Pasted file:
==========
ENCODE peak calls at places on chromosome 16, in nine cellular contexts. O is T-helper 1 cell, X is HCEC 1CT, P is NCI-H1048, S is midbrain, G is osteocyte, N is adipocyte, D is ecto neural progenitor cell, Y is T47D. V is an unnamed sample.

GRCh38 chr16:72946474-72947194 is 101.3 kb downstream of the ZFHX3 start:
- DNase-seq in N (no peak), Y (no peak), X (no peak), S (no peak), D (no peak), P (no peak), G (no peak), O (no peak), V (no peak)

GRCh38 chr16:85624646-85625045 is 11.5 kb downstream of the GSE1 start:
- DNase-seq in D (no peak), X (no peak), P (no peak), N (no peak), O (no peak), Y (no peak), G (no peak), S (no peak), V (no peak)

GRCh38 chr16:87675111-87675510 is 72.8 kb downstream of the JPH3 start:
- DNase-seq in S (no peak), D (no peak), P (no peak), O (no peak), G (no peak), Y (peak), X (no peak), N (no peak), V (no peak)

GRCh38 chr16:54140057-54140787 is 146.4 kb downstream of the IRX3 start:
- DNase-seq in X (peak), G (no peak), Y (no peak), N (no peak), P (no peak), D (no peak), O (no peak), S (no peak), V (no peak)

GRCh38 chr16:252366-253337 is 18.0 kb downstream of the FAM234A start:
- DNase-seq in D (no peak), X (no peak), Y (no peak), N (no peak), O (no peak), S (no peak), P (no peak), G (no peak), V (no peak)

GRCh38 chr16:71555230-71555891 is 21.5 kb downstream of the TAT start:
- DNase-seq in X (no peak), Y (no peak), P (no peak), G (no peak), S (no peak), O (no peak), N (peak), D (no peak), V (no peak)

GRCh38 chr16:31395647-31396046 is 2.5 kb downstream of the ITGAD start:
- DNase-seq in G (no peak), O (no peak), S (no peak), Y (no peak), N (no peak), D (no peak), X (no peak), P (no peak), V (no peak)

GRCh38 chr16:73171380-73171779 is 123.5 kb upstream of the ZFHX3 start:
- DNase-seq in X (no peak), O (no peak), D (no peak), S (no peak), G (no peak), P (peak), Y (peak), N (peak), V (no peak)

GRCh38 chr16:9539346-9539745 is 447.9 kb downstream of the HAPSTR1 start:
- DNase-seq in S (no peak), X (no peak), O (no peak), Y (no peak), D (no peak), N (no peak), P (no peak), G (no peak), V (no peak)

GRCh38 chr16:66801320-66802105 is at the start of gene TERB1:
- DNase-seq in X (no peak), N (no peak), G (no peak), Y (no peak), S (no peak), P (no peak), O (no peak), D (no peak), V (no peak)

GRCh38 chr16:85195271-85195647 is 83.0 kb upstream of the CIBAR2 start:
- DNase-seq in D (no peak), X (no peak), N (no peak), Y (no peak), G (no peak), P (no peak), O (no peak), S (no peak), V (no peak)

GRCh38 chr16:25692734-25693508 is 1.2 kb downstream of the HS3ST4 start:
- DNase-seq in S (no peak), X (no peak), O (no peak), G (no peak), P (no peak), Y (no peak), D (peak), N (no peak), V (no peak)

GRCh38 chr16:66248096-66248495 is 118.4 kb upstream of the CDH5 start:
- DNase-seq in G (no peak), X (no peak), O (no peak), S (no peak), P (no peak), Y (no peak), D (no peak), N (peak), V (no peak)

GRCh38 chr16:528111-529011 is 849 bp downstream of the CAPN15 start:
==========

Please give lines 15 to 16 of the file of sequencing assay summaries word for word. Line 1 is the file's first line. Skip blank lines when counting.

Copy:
- DNase-seq in G (no peak), O (no peak), S (no peak), Y (no peak), N (no peak), D (no peak), X (no peak), P (no peak), V (no peak)

GRCh38 chr16:73171380-73171779 is 123.5 kb upstream of the ZFHX3 start: